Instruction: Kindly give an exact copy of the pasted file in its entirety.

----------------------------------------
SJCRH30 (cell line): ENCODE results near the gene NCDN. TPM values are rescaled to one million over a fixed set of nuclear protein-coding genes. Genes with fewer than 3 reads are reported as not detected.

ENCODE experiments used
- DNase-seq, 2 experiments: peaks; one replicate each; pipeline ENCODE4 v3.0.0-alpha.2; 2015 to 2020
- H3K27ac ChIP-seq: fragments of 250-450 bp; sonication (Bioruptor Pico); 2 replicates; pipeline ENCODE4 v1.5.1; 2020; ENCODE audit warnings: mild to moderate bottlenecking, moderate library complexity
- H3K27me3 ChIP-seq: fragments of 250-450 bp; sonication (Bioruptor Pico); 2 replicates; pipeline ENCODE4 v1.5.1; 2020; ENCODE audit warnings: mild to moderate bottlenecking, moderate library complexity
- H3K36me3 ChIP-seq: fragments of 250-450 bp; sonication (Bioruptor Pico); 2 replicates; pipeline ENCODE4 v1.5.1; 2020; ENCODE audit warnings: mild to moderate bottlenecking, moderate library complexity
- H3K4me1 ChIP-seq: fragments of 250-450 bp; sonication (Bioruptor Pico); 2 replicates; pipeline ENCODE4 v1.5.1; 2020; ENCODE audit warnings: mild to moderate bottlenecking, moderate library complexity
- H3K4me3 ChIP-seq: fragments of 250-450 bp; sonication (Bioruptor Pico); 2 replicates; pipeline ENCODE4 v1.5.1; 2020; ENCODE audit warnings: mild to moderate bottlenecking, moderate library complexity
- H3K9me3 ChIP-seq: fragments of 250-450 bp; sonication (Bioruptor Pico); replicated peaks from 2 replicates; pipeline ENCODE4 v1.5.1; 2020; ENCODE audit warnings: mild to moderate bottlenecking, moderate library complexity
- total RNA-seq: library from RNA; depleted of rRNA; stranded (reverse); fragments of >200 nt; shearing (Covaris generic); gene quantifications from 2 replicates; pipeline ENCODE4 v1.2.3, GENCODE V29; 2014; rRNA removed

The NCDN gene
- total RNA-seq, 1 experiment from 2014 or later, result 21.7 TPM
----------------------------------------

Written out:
SJCRH30 (cell line): ENCODE results near the gene NCDN. TPM values are rescaled to one million over a fixed set of nuclear protein-coding genes. Genes with fewer than 3 reads are reported as not detected.

ENCODE experiments used
- DNase-seq, 2 experiments: peaks; one replicate each; pipeline ENCODE4 v3.0.0-alpha.2; 2015 to 2020
- H3K27ac ChIP-seq: fragments of 250-450 bp; sonication (Bioruptor Pico); 2 replicates; pipeline ENCODE4 v1.5.1; 2020; ENCODE audit warnings: mild to moderate bottlenecking, moderate library complexity
- H3K27me3 ChIP-seq: fragments of 250-450 bp; sonication (Bioruptor Pico); 2 replicates; pipeline ENCODE4 v1.5.1; 2020; ENCODE audit warnings: mild to moderate bottlenecking, moderate library complexity
- H3K36me3 ChIP-seq: fragments of 250-450 bp; sonication (Bioruptor Pico); 2 replicates; pipeline ENCODE4 v1.5.1; 2020; ENCODE audit warnings: mild to moderate bottlenecking, moderate library complexity
- H3K4me1 ChIP-seq: fragments of 250-450 bp; sonication (Bioruptor Pico); 2 replicates; pipeline ENCODE4 v1.5.1; 2020; ENCODE audit warnings: mild to moderate bottlenecking, moderate library complexity
- H3K4me3 ChIP-seq: fragments of 250-450 bp; sonication (Bioruptor Pico); 2 replicates; pipeline ENCODE4 v1.5.1; 2020; ENCODE audit warnings: mild to moderate bottlenecking, moderate library complexity
- H3K9me3 ChIP-seq: fragments of 250-450 bp; sonication (Bioruptor Pico); replicated peaks from 2 replicates; pipeline ENCODE4 v1.5.1; 2020; ENCODE audit warnings: mild to moderate bottlenecking, moderate library complexity
- total RNA-seq: library from RNA; depleted of rRNA; stranded (reverse); fragments of >200 nt; shearing (Covaris generic); gene quantifications from 2 replicates; pipeline ENCODE4 v1.2.3, GENCODE V29; 2014; rRNA removed

The NCDN gene
- total RNA-seq, 1 experiment from 2014 or later, result 21.7 TPM